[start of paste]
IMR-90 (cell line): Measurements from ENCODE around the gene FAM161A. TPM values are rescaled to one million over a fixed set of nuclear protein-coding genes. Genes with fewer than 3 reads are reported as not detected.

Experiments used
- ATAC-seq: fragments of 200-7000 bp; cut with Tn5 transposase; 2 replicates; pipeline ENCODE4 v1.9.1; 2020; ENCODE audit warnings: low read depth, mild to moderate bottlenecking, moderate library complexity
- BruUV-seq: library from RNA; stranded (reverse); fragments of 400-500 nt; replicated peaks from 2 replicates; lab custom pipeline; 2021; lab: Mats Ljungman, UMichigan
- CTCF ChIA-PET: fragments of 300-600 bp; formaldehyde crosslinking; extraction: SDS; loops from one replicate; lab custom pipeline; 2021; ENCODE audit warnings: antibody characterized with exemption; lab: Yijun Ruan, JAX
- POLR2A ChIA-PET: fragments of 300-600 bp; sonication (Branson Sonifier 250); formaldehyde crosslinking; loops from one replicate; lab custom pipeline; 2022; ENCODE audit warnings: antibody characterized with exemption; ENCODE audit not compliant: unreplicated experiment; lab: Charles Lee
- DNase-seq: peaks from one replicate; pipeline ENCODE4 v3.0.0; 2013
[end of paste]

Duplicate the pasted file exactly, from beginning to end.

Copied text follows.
IMR-90 (cell line): Measurements from ENCODE around the gene FAM161A. TPM values are rescaled to one million over a fixed set of nuclear protein-coding genes. Genes with fewer than 3 reads are reported as not detected.

Experiments used
- ATAC-seq: fragments of 200-7000 bp; cut with Tn5 transposase; 2 replicates; pipeline ENCODE4 v1.9.1; 2020; ENCODE audit warnings: low read depth, mild to moderate bottlenecking, moderate library complexity
- BruUV-seq: library from RNA; stranded (reverse); fragments of 400-500 nt; replicated peaks from 2 replicates; lab custom pipeline; 2021; lab: Mats Ljungman, UMichigan
- CTCF ChIA-PET: fragments of 300-600 bp; formaldehyde crosslinking; extraction: SDS; loops from one replicate; lab custom pipeline; 2021; ENCODE audit warnings: antibody characterized with exemption; lab: Yijun Ruan, JAX
- POLR2A ChIA-PET: fragments of 300-600 bp; sonication (Branson Sonifier 250); formaldehyde crosslinking; loops from one replicate; lab custom pipeline; 2022; ENCODE audit warnings: antibody characterized with exemption; ENCODE audit not compliant: unreplicated experiment; lab: Charles Lee
- DNase-seq: peaks from one replicate; pipeline ENCODE4 v3.0.0; 2013